His dedicated fans, which are affectionately known as “Parrot Heads,” were there with him every step of the way, thus proving that they are one of the most loyal fan-bases in the modern music scene.
Buffett kicked off his set with the laid-back “Changes in Latitudes, Changes in Attitudes” and it was followed by the upbeat and fun “Tiki Bar is Open.” The mellow ballad “Pencil Thin Mustache” was a fun singalong. “Growing Older But Not Up” had a youthful and relaxing vibe to it. Equally nonchalant was “Son of a Son of a Sailor” and the mid-tempo “Come Monday,” which had a retro ’70s feel to it.
The two highlight tracks from the first half of his show were “It’s Five O’Clock Somewhere,” which was his smash collaboration with Alan Jackson, and his signature anthem, “Margaritaville,” which ultimately left his fans “searchin’ for their lost shakers of salt,” to quote its classic lyrics.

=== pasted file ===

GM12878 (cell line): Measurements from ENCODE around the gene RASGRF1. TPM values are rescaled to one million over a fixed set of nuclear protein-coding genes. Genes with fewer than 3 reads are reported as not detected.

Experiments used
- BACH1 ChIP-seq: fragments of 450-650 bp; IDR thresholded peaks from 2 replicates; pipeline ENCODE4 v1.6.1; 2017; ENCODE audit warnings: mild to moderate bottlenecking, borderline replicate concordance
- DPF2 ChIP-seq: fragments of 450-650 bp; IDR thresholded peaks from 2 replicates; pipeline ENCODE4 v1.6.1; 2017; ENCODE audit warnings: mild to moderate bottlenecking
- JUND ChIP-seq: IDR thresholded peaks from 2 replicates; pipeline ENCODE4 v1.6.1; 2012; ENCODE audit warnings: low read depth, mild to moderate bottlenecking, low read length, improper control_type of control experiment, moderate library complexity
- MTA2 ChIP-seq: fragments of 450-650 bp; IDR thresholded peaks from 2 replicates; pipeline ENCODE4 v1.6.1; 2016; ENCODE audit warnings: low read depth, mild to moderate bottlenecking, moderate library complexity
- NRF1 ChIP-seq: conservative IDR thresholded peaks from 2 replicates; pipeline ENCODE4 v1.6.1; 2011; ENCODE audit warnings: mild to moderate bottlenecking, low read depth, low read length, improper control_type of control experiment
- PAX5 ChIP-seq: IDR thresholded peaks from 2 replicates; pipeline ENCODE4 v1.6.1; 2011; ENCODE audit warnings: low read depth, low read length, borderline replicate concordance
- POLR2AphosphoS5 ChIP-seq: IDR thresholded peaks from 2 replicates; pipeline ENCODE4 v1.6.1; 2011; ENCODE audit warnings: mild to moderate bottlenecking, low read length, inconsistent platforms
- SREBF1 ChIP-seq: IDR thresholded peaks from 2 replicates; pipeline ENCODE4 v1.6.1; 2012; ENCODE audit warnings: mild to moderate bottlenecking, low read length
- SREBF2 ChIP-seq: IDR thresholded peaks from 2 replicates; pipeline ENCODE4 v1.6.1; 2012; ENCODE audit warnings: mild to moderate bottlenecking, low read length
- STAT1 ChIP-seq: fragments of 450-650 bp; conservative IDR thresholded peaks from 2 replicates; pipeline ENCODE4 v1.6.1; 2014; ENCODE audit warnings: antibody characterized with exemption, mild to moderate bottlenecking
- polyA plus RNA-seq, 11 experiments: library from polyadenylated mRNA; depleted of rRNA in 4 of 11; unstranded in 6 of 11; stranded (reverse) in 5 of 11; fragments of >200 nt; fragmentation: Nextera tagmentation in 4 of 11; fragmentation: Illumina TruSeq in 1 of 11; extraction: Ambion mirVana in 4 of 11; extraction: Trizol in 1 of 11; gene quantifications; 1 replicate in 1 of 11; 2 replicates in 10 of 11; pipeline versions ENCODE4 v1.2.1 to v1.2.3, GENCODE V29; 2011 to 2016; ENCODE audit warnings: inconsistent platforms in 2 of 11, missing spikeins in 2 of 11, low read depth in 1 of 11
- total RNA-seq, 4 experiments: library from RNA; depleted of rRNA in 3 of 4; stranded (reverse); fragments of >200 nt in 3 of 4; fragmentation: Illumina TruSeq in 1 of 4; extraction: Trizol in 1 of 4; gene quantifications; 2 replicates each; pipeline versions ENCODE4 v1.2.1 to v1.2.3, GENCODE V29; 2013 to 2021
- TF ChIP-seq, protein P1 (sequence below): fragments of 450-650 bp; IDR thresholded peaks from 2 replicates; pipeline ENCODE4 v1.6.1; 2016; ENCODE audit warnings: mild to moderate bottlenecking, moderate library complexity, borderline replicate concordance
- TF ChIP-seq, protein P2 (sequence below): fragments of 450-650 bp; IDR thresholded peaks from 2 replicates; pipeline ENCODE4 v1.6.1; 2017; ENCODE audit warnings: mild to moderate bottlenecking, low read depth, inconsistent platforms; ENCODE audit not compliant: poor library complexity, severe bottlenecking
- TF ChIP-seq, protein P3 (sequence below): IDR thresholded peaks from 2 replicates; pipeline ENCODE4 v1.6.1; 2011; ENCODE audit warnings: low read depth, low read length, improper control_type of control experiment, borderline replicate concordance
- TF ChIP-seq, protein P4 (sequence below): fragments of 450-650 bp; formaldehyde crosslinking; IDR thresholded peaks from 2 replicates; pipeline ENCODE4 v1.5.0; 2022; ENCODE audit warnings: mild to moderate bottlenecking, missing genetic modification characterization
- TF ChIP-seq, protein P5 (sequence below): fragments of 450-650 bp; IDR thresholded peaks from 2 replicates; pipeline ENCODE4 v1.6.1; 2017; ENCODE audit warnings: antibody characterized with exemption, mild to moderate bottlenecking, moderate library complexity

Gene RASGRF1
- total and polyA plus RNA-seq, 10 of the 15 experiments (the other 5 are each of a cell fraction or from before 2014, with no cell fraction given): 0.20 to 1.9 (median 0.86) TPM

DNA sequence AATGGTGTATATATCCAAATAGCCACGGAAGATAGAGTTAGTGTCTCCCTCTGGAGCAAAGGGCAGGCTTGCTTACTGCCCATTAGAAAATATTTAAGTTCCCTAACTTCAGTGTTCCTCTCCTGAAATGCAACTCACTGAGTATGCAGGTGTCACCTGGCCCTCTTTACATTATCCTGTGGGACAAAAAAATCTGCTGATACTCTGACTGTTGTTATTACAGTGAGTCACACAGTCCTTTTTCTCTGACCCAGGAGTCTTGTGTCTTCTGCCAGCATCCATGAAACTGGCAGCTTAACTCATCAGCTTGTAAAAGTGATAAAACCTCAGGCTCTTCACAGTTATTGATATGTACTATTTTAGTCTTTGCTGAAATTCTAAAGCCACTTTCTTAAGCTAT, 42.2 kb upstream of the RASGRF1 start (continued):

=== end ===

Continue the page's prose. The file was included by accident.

Country musician Mac McAnally, who is a part of Buffet’s band, The Coral Reefer Band, tipped his hat to The Allman Brothers Band by playing a new instrumental version of “Little Martha” on his acoustic guitar, and his cover of Van Morrison’s “Brown Eyed Girl” left his listeners swaying and dancing along in the aisles. It is evident that Jimmy Buffett gets better with age.
Overall, Jimmy Buffett’s concert at Jones Beach was just exactly what the doctor ordered: a fun show, with a liberating vibe, that truly transported the fans and listeners to different realms. Buffett’s live show on Long Island garnered an A rating.